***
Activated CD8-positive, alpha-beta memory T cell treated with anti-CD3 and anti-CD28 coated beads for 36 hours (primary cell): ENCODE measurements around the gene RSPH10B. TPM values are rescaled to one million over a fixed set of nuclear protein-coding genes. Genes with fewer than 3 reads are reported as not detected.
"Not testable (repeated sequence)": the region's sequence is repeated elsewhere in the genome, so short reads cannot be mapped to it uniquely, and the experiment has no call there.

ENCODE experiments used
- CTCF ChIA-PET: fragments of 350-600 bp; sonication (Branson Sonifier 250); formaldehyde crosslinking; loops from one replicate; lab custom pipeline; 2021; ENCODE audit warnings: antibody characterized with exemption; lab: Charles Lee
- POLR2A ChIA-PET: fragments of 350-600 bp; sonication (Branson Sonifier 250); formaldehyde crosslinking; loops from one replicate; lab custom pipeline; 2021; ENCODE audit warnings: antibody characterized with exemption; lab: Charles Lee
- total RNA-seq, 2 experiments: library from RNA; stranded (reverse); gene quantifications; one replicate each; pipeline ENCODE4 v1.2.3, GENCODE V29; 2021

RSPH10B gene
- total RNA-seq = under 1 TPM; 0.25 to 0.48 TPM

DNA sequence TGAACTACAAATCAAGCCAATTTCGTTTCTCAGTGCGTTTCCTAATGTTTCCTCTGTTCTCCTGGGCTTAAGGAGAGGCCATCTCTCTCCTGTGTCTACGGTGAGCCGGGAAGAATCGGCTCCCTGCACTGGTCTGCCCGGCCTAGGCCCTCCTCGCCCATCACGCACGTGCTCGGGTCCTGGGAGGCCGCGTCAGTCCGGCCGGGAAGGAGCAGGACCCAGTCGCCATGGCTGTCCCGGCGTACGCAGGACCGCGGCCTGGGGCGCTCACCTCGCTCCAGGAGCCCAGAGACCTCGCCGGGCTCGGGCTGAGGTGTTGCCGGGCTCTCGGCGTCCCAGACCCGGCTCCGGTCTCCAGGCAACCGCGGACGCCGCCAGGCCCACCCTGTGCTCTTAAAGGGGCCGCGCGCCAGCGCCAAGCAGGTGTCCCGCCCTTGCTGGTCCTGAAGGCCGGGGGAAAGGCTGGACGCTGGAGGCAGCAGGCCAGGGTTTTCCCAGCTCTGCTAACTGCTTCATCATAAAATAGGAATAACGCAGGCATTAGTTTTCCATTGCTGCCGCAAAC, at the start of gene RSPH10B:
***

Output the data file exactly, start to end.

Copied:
Activated CD8-positive, alpha-beta memory T cell treated with anti-CD3 and anti-CD28 coated beads for 36 hours (primary cell): ENCODE measurements around the gene RSPH10B. TPM values are rescaled to one million over a fixed set of nuclear protein-coding genes. Genes with fewer than 3 reads are reported as not detected.
"Not testable (repeated sequence)": the region's sequence is repeated elsewhere in the genome, so short reads cannot be mapped to it uniquely, and the experiment has no call there.

ENCODE experiments used
- CTCF ChIA-PET: fragments of 350-600 bp; sonication (Branson Sonifier 250); formaldehyde crosslinking; loops from one replicate; lab custom pipeline; 2021; ENCODE audit warnings: antibody characterized with exemption; lab: Charles Lee
- POLR2A ChIA-PET: fragments of 350-600 bp; sonication (Branson Sonifier 250); formaldehyde crosslinking; loops from one replicate; lab custom pipeline; 2021; ENCODE audit warnings: antibody characterized with exemption; lab: Charles Lee
- total RNA-seq, 2 experiments: library from RNA; stranded (reverse); gene quantifications; one replicate each; pipeline ENCODE4 v1.2.3, GENCODE V29; 2021

RSPH10B gene
- total RNA-seq = under 1 TPM; 0.25 to 0.48 TPM

DNA sequence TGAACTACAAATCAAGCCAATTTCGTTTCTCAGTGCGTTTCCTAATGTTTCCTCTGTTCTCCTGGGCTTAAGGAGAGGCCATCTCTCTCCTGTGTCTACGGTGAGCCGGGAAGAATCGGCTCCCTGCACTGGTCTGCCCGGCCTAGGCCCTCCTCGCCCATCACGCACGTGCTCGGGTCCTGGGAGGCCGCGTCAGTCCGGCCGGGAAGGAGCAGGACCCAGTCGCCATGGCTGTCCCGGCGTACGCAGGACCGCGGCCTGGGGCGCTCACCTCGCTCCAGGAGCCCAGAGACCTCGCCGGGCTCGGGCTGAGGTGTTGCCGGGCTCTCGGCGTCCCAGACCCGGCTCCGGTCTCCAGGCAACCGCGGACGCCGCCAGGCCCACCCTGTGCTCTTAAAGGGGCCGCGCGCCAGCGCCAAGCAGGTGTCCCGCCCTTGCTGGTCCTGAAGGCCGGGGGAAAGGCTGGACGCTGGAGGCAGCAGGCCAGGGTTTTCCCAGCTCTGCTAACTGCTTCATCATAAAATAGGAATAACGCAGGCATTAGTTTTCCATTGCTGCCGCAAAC, at the start of gene RSPH10B: